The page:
Welcome to Teach This, Asymptote for Educators’ answer to the current issue’s Banned Countries Special Feature. We believe that the classroom is the perfect setting for young people to be exposed to diverse, contemporary voices, both allowing them to challenge their assumptions and to engage them with living literature… a conversation in which their own voices matter. To that end, Asymptote for Educators has launched this weekly blog series in which global educators share how and why they would teach the feature’s articles. We hope you and your students enjoy!
Are you an educator with your own lesson plan ideas? Teach This – Banned Countries Special Feature is currently open for submissions. Email firstname.lastname@example.org for more information.
Technology is changing the way we think about information. We not only collect data, but we collect data about that data, i.e. meta-data. By thinking about the patterns, concerns, images and word choices that we find not only in one poem but across several, we can use the language of information technology and meta-data as an intriguing and topical portal through which to access poetry. What does poetry or a poem become when we subject it to the kinds of processes we use to organize other kinds of data? Do we learn more about the poets or poems by comparing them to other poets and poems in this way? And what (if anything) is lost when we do so?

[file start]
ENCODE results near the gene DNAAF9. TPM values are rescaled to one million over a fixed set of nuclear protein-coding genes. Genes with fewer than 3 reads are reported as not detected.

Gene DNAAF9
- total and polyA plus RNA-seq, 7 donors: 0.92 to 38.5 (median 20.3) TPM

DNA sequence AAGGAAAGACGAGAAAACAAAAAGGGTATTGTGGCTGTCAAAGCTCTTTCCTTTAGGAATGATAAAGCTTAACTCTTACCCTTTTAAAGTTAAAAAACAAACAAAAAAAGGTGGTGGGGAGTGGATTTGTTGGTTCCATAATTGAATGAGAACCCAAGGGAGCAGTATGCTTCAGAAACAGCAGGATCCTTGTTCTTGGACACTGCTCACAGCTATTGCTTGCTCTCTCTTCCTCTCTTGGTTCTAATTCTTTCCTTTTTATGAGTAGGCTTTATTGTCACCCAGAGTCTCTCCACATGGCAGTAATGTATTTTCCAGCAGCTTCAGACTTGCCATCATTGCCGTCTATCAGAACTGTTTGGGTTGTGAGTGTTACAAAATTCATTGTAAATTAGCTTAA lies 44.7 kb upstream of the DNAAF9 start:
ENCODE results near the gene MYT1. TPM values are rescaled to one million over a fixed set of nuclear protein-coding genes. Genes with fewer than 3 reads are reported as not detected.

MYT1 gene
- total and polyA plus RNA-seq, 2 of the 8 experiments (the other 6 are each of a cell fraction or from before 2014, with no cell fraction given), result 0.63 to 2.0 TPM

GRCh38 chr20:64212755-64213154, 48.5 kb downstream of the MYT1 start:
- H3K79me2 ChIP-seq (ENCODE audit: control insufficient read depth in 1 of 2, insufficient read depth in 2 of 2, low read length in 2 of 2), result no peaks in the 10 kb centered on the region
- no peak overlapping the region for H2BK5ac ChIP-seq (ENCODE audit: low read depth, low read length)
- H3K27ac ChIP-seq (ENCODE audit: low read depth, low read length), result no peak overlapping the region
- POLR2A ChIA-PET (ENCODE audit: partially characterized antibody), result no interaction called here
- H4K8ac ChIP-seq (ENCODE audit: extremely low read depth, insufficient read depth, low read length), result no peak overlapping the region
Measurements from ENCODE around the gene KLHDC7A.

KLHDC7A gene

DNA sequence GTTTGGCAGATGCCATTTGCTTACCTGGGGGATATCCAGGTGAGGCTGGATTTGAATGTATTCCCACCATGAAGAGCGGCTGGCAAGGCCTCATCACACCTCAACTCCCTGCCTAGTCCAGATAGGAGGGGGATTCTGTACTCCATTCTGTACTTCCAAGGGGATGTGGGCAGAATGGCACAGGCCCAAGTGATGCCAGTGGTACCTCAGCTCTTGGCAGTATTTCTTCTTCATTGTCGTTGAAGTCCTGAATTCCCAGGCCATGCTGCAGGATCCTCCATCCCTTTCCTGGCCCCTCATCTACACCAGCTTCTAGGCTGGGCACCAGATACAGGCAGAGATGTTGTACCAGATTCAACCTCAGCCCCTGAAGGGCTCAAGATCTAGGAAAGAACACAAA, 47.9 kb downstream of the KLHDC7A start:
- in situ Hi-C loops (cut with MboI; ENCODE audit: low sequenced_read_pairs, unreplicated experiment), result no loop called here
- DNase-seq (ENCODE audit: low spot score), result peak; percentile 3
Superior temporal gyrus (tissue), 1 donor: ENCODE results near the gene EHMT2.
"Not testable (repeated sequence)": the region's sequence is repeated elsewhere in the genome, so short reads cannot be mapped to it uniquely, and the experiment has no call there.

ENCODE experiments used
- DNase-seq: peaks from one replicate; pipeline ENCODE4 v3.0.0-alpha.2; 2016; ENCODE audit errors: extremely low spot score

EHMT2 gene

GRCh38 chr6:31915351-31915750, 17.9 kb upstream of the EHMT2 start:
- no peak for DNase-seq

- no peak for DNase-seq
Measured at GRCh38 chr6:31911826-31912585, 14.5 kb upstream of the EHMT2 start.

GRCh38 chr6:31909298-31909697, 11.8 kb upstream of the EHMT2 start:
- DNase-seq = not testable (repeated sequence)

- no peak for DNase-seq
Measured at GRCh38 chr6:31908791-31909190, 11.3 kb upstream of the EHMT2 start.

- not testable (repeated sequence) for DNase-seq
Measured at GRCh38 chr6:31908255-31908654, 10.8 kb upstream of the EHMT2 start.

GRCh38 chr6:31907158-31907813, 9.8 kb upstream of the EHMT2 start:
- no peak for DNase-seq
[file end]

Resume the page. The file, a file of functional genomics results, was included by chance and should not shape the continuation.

Underlying these questions is the more fundamental fact that all our thinking and talking and writing about poetry is itself a kind of meta poem: a new thing we construct with our insights, our speculations, our assumptions, and yes, the words and contexts of the poems. This exercise is an attempt to make this fact clear and accessible to students in a way that also touches on our current digital concerns about anonymity, technology, and data.